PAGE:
[ocr errors][ocr errors]

⚫ and mine Offence being fo lawfully proved, your Grace is at Liberty, both before God and 'Man, not only to execute worthy Punishment on me as an unlawful Wife, but to follow your Affection, already fettled on that Party, for whofe Sake now as I am, whose • Name I could fome good while fince have pointed unto, your Grace being not ingnorant of my Sufpicion therein.

[ocr errors]
[ocr errors]


I am

But if you have already determined of me, and that not only my Death, but an infamous Slander must bring you the enjoying of your Happinefs; then I defire of God, that he will pardon your great Sin therein, and likewife mine Enemies, the Inftruments thereof; and that he will not call you to a ftrict Account for your unprincely and cruel Ufage of me, at his general Judg'ment-feat, where both you and myfelf must fhortly appear, B b b 2 and

[ocr errors]

then! as he, to be fure, thought he justly deserved, who, for the Sake of Truth, would be fo impudent as to fpoil all his Measures, by hindering him from having a new Wife.


The Queen's Death, as a Mark of particular Favour, (as it was then termed) was refpited till the 19th, on which the was brought to a Scaffold erected in the Tower of London, where, before a large Company, among other Things, fhe faid, If any one intends an inquifitive Survey of my Actions, I intreat bim to judge favourably of me, and not rafhly to admit any bard, cenforious Conceit. Then, kneeling whilst fhe was at Prayers, the Executioner struck off her Head with a Sword.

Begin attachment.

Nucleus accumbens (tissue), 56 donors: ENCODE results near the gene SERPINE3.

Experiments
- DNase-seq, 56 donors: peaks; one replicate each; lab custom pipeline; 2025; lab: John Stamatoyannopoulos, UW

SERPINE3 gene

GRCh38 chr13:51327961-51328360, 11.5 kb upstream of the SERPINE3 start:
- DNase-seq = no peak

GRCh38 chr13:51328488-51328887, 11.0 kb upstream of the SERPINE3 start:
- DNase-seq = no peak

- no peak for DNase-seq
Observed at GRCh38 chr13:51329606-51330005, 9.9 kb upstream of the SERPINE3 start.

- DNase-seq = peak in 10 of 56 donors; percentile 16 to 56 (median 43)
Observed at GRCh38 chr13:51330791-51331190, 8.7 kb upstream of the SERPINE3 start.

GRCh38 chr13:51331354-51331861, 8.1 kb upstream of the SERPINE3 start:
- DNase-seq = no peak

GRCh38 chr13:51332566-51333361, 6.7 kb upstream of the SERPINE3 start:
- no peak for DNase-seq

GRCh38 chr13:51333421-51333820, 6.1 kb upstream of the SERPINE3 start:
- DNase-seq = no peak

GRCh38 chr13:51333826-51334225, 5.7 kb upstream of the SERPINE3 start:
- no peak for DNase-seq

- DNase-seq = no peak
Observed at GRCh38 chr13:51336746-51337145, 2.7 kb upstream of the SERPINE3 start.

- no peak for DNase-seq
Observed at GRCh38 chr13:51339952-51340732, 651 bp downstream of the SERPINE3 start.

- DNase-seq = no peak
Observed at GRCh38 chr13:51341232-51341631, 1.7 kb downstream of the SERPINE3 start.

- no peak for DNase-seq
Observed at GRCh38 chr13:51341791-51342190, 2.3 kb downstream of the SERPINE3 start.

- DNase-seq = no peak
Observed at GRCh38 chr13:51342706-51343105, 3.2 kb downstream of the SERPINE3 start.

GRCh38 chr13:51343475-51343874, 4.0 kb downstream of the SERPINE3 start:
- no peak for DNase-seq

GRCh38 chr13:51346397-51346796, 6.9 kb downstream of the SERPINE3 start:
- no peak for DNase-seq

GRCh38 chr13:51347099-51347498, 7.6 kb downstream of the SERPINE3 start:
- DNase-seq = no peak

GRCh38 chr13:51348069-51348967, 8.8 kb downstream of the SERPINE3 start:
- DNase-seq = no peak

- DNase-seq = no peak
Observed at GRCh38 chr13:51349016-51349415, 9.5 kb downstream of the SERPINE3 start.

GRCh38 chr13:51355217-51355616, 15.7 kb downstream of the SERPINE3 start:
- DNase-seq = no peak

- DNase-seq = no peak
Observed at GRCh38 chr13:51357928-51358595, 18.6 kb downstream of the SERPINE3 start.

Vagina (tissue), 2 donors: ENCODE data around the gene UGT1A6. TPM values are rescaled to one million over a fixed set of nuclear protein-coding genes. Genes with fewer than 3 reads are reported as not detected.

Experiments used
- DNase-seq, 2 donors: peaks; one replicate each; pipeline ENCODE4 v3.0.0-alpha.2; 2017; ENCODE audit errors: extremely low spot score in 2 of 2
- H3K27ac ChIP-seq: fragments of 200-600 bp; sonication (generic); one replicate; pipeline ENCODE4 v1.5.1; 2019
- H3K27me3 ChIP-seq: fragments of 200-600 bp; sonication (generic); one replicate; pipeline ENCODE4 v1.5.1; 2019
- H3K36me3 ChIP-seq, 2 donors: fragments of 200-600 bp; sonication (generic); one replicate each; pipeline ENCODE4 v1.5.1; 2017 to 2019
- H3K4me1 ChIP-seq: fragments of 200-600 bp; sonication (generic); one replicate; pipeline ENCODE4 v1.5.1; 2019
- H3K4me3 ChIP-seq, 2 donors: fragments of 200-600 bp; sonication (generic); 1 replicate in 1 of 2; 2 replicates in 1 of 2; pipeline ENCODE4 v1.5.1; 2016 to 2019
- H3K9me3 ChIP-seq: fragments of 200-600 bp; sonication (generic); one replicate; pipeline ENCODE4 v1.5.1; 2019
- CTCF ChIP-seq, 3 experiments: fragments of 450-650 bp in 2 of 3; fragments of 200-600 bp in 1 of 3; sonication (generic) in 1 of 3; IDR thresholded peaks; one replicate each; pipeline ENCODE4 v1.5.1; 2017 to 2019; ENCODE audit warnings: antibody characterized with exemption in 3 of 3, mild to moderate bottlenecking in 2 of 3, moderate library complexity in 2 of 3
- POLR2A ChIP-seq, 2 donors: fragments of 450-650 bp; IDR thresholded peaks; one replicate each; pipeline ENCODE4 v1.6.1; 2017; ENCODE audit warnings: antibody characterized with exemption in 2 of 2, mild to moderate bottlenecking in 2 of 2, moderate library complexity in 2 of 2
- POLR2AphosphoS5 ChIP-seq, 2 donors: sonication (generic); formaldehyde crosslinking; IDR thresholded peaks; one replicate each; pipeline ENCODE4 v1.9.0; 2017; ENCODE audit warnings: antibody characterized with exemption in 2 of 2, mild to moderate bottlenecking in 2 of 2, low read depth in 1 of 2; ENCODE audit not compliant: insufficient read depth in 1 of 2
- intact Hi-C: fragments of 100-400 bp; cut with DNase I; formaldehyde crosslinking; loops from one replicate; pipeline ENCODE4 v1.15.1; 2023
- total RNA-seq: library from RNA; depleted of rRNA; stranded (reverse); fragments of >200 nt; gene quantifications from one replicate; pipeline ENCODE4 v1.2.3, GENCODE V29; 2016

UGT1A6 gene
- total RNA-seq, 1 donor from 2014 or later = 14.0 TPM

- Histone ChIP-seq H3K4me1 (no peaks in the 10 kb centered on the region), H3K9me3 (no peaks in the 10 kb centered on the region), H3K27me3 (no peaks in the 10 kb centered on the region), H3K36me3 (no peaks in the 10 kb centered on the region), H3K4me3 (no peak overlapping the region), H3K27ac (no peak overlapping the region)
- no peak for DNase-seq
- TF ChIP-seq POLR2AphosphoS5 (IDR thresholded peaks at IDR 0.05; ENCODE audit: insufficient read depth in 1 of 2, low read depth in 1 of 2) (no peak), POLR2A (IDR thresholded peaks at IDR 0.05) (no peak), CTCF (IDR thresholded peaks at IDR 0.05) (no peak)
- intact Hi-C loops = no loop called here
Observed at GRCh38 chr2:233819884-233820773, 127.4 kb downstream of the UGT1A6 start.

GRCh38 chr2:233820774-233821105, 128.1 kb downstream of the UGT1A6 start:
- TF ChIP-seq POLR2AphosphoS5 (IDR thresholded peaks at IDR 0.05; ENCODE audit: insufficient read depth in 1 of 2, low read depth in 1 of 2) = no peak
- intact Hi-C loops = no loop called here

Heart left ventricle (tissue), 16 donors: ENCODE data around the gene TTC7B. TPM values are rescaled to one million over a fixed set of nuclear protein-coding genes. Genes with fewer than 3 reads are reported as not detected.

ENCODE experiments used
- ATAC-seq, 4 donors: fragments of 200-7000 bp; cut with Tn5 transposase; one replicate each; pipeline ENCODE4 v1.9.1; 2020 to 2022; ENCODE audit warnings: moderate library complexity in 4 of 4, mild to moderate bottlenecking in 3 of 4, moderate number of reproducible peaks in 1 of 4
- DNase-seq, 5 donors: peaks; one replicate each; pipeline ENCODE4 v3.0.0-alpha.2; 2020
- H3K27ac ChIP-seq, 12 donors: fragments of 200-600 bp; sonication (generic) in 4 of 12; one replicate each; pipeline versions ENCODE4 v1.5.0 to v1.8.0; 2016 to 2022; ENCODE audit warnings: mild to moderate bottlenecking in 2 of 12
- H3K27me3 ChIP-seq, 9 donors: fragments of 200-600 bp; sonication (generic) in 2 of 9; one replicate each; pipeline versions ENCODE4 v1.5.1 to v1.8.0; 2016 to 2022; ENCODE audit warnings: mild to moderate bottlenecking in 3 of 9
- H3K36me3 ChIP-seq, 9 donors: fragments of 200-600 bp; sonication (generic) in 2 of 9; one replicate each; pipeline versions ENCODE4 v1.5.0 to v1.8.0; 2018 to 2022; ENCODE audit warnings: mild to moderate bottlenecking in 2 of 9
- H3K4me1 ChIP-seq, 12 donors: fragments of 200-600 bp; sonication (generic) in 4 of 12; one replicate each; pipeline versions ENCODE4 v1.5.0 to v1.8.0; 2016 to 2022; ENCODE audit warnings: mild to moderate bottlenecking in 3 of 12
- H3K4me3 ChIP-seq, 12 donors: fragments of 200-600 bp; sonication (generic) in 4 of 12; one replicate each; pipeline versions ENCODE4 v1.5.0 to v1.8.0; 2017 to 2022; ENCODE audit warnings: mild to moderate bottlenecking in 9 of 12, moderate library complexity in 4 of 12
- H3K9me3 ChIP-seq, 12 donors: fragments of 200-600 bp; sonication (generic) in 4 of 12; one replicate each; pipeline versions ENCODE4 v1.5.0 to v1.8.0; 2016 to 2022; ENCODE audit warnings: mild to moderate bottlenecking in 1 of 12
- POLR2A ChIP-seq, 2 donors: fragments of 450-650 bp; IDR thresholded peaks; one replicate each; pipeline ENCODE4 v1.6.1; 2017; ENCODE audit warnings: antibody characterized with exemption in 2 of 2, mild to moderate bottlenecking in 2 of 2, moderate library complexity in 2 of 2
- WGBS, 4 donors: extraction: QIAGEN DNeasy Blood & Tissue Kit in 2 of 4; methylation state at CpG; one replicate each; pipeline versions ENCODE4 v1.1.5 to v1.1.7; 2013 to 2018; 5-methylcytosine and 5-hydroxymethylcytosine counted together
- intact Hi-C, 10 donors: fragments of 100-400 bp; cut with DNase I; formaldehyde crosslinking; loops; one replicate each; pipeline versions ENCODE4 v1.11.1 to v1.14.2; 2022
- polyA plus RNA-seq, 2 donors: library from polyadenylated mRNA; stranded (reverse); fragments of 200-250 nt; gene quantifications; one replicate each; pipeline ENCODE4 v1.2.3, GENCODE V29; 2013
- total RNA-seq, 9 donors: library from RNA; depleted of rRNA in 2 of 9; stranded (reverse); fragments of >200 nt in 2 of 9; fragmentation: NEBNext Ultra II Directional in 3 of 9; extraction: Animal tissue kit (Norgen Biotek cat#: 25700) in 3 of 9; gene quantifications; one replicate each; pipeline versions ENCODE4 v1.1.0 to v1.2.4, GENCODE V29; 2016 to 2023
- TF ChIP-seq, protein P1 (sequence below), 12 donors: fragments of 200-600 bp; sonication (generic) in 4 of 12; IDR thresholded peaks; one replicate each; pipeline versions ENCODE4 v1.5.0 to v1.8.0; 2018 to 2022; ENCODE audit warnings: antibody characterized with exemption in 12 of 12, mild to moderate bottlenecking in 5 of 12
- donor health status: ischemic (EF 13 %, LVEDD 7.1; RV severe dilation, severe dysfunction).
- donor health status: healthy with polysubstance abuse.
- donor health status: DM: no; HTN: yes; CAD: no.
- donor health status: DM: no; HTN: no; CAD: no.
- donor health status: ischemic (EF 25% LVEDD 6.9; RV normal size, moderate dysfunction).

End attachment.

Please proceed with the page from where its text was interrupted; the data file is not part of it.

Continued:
Herfelf bebeaded.


[ocr errors]
[ocr errors]

Obferve how fwift the Wheel of Providence turn

ed round this Month!

The fudden Fall of this Lady made many call

and in whofe Judgment I doubt not (whatfoever the World may think of me) mine Innocence fhall be openly known, and fufficiently cleared.

My lalt and only Request fhall be, that myself may only bear the Burthen of your Grace's Displeasure, and that it may not touch the innocent Souls of thofe poor Gentlemen, who (as I understand) are likewife in flrait Imprifonment for my ⚫ Sake. If ever I have found Favour in your Sight, if ever the Name of Ann Bulleyn hath been pleafing in your Ears, then let me obtain this Requeft, and I will fo leave to trouble your Grace any fur⚫ther, with mine earnest Prayers to the Trinity to have your Grace in his good Keeping, • and to direct you in all your • Actions. From my doleful Pri

[ocr errors][merged small][merged small][merged small][merged small]

Mr. Banks, in his Tragedy of Anna Bulleyn, or Virtue betray'd, makes Wolfey to be the Author of the Difgrace and Death of this Queen: Whereas nothing is more notorious, than that the Fact was quite otherwife; for the Cardinal had been gone to his quiet Repofe near fix Years before this. Therefore we prefume, this Tragedian must have picked up this Piece of Slander from fome infamous Defamer, fuch as Polydor Virgil, Rapin, and other Writers of the fame Stamp.

* Great Favour truly, condemned the 15th.

Lady Jane the

King's third

The People ge nerally difcontented.